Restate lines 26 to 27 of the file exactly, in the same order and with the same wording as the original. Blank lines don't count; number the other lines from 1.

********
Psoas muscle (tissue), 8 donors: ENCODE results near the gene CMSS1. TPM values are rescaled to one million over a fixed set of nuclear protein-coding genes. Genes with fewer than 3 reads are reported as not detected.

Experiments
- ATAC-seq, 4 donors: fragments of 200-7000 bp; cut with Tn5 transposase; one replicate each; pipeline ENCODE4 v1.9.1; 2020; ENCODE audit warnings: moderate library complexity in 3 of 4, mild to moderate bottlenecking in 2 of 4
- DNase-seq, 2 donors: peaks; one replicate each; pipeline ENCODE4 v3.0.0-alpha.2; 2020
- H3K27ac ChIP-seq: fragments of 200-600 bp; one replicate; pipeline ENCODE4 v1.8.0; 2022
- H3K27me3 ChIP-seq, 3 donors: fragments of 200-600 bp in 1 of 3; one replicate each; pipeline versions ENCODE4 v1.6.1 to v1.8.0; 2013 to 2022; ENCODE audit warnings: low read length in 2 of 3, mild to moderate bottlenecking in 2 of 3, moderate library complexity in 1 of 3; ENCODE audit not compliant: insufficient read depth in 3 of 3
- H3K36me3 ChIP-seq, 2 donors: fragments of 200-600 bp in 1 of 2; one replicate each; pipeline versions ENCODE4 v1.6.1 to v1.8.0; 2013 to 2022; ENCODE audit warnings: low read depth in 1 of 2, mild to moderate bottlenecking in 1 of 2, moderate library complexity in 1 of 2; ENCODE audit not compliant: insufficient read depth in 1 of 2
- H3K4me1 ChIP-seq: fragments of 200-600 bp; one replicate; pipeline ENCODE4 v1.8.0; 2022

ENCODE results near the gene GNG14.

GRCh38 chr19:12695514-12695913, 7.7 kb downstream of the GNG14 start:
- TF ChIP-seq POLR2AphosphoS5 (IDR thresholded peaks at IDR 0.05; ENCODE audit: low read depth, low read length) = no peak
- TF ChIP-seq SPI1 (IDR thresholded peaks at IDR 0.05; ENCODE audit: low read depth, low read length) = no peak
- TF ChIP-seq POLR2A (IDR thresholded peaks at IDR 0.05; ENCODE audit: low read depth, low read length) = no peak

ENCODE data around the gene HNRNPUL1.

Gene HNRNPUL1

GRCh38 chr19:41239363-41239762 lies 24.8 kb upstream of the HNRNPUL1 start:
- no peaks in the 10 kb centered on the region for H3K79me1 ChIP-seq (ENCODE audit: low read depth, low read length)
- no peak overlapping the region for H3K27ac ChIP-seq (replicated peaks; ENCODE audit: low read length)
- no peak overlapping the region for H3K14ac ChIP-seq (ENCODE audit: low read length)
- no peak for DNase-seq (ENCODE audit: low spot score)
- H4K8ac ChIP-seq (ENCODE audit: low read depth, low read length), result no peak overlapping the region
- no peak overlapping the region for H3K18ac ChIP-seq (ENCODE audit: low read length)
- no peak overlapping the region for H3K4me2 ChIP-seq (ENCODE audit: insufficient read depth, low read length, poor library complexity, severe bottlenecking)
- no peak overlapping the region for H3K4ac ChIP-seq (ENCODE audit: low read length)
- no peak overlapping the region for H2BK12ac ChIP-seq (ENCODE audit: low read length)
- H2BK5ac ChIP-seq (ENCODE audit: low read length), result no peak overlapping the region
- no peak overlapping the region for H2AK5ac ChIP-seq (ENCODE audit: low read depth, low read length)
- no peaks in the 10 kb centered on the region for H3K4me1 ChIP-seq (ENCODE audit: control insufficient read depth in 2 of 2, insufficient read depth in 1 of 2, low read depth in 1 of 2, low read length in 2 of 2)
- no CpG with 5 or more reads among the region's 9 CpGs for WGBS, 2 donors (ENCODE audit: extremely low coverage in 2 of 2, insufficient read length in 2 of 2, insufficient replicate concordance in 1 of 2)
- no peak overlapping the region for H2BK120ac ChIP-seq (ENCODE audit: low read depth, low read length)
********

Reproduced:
- H2BK5ac ChIP-seq (ENCODE audit: low read length), result no peak overlapping the region
- no peak overlapping the region for H2AK5ac ChIP-seq (ENCODE audit: low read depth, low read length)